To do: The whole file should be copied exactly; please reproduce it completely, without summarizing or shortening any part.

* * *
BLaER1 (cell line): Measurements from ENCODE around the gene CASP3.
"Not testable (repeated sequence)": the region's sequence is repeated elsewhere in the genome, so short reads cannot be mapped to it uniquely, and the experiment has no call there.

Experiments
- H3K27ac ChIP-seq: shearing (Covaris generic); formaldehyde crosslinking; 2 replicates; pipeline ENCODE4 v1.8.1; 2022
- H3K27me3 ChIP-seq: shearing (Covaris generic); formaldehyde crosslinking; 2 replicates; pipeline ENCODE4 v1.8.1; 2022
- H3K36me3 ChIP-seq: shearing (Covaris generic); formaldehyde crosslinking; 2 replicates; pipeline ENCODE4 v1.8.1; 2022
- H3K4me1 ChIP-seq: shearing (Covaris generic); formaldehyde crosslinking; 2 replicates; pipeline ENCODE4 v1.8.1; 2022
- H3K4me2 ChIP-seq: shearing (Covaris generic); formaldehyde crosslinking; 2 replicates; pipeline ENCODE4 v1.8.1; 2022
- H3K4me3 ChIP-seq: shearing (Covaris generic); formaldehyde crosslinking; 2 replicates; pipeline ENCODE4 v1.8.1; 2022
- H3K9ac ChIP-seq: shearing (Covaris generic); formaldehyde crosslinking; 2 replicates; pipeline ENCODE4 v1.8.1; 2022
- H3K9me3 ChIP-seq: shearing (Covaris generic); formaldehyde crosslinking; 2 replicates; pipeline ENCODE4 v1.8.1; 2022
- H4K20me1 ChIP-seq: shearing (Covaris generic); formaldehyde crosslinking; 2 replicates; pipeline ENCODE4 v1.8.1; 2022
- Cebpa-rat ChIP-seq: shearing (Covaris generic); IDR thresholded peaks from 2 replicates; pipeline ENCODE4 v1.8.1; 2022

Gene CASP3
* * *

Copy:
BLaER1 (cell line): Measurements from ENCODE around the gene CASP3.
"Not testable (repeated sequence)": the region's sequence is repeated elsewhere in the genome, so short reads cannot be mapped to it uniquely, and the experiment has no call there.

Experiments
- H3K27ac ChIP-seq: shearing (Covaris generic); formaldehyde crosslinking; 2 replicates; pipeline ENCODE4 v1.8.1; 2022
- H3K27me3 ChIP-seq: shearing (Covaris generic); formaldehyde crosslinking; 2 replicates; pipeline ENCODE4 v1.8.1; 2022
- H3K36me3 ChIP-seq: shearing (Covaris generic); formaldehyde crosslinking; 2 replicates; pipeline ENCODE4 v1.8.1; 2022
- H3K4me1 ChIP-seq: shearing (Covaris generic); formaldehyde crosslinking; 2 replicates; pipeline ENCODE4 v1.8.1; 2022
- H3K4me2 ChIP-seq: shearing (Covaris generic); formaldehyde crosslinking; 2 replicates; pipeline ENCODE4 v1.8.1; 2022
- H3K4me3 ChIP-seq: shearing (Covaris generic); formaldehyde crosslinking; 2 replicates; pipeline ENCODE4 v1.8.1; 2022
- H3K9ac ChIP-seq: shearing (Covaris generic); formaldehyde crosslinking; 2 replicates; pipeline ENCODE4 v1.8.1; 2022
- H3K9me3 ChIP-seq: shearing (Covaris generic); formaldehyde crosslinking; 2 replicates; pipeline ENCODE4 v1.8.1; 2022
- H4K20me1 ChIP-seq: shearing (Covaris generic); formaldehyde crosslinking; 2 replicates; pipeline ENCODE4 v1.8.1; 2022
- Cebpa-rat ChIP-seq: shearing (Covaris generic); IDR thresholded peaks from 2 replicates; pipeline ENCODE4 v1.8.1; 2022

Gene CASP3